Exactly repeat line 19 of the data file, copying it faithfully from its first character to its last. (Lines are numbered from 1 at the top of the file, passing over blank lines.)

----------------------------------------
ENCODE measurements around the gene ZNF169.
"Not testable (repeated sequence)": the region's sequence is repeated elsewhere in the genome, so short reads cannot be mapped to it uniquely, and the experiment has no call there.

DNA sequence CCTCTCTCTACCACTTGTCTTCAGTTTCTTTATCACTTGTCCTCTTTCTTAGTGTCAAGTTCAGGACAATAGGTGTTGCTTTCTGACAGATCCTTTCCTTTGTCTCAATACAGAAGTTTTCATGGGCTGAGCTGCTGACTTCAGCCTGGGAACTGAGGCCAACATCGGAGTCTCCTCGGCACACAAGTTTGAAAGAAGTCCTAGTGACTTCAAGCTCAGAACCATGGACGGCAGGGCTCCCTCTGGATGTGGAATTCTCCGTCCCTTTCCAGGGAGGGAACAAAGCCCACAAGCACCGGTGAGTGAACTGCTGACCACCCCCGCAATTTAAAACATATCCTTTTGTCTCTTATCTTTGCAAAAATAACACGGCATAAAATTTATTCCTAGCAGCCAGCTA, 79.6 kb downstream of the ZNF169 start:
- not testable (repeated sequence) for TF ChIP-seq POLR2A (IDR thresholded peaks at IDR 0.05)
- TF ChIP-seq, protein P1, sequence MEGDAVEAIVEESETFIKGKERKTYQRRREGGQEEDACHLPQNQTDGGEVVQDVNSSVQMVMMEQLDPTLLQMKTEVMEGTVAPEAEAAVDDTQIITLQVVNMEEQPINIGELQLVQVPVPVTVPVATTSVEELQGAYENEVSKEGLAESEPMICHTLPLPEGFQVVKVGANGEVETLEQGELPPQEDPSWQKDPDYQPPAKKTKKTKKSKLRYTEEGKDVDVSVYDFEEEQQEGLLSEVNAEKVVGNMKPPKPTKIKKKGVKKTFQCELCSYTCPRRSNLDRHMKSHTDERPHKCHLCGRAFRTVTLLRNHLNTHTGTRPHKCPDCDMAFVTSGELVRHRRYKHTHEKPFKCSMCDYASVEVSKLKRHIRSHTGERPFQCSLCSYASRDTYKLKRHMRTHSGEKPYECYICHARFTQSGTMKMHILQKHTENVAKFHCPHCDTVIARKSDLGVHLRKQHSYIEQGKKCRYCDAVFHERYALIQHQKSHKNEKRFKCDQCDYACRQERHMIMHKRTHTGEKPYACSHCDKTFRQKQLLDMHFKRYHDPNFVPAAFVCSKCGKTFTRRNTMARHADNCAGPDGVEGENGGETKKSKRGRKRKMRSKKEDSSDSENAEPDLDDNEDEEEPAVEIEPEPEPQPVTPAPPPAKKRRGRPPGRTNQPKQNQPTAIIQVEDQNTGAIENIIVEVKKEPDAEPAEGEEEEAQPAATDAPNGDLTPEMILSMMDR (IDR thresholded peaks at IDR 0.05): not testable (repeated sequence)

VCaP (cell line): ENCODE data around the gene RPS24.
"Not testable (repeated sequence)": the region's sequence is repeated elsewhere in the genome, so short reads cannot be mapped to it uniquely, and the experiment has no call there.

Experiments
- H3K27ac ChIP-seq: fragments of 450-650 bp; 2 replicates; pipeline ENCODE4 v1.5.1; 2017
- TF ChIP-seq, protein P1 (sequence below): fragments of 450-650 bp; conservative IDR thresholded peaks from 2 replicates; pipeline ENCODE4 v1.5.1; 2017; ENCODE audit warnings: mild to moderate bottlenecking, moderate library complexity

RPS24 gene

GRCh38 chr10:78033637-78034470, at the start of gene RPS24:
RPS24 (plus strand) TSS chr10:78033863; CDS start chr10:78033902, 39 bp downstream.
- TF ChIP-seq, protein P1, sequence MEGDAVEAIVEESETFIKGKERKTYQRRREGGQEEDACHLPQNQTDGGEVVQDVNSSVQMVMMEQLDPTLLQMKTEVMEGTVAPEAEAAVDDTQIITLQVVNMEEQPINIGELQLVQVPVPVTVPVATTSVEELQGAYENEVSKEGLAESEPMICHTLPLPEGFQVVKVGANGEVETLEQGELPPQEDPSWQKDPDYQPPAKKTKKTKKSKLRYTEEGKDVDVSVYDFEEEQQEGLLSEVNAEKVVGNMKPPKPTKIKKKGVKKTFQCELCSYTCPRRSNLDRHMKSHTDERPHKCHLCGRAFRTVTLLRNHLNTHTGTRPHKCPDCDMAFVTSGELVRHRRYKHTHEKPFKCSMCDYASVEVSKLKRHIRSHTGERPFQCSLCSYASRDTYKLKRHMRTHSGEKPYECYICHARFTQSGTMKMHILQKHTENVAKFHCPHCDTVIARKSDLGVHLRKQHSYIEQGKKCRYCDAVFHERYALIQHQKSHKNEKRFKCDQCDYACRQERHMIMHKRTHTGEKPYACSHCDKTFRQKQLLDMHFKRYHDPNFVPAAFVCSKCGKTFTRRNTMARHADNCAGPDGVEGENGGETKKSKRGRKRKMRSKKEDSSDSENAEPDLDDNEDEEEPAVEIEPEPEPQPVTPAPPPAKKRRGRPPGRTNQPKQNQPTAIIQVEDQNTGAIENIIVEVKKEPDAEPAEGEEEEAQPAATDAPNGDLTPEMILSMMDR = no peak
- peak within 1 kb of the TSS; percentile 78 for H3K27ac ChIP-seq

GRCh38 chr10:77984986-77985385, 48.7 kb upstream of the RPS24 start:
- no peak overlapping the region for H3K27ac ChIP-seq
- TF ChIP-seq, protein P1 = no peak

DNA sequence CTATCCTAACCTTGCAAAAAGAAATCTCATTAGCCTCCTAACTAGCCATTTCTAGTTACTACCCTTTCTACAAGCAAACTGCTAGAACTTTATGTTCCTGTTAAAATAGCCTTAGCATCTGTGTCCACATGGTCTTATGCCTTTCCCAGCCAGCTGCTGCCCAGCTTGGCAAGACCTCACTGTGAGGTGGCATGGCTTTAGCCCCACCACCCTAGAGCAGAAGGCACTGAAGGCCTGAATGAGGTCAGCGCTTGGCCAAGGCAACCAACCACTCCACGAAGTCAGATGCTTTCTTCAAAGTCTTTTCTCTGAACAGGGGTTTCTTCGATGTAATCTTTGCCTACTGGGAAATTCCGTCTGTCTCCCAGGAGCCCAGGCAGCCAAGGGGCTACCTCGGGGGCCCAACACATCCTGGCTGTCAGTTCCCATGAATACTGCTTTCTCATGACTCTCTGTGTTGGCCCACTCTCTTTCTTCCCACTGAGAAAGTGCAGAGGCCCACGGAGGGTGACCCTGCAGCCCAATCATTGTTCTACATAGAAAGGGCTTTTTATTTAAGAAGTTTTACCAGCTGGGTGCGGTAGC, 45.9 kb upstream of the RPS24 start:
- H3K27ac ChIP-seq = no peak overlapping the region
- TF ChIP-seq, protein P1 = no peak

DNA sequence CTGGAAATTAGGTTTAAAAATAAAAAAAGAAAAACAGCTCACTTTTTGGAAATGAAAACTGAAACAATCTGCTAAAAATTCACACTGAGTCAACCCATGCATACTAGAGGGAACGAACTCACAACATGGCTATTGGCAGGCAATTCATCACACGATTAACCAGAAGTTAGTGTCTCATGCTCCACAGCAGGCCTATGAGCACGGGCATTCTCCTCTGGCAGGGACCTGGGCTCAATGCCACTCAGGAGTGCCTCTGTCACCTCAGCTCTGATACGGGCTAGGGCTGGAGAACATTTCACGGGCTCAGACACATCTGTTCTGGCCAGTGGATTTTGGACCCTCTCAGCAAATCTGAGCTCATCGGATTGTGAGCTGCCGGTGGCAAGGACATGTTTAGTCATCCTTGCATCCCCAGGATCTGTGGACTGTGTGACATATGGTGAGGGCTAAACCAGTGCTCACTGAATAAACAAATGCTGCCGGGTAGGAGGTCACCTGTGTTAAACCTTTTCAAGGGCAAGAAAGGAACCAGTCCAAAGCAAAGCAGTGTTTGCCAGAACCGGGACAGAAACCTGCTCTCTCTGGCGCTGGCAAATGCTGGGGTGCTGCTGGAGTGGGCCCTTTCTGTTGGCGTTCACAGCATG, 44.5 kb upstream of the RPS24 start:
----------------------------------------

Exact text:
DNA sequence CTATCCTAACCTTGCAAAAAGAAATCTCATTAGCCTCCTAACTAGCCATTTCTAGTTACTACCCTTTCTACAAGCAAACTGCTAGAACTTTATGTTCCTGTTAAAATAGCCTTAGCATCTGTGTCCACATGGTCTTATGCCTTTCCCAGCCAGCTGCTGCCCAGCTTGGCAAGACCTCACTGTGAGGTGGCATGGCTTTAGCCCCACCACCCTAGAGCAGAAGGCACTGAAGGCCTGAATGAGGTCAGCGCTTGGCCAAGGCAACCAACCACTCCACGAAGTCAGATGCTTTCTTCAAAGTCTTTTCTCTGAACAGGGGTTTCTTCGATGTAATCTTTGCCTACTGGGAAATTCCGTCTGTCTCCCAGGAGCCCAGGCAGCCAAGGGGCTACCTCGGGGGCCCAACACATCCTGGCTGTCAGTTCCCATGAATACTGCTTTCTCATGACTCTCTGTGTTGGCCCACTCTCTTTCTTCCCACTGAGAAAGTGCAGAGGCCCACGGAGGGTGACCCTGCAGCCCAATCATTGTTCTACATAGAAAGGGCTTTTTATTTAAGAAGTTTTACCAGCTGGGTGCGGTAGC, 45.9 kb upstream of the RPS24 start: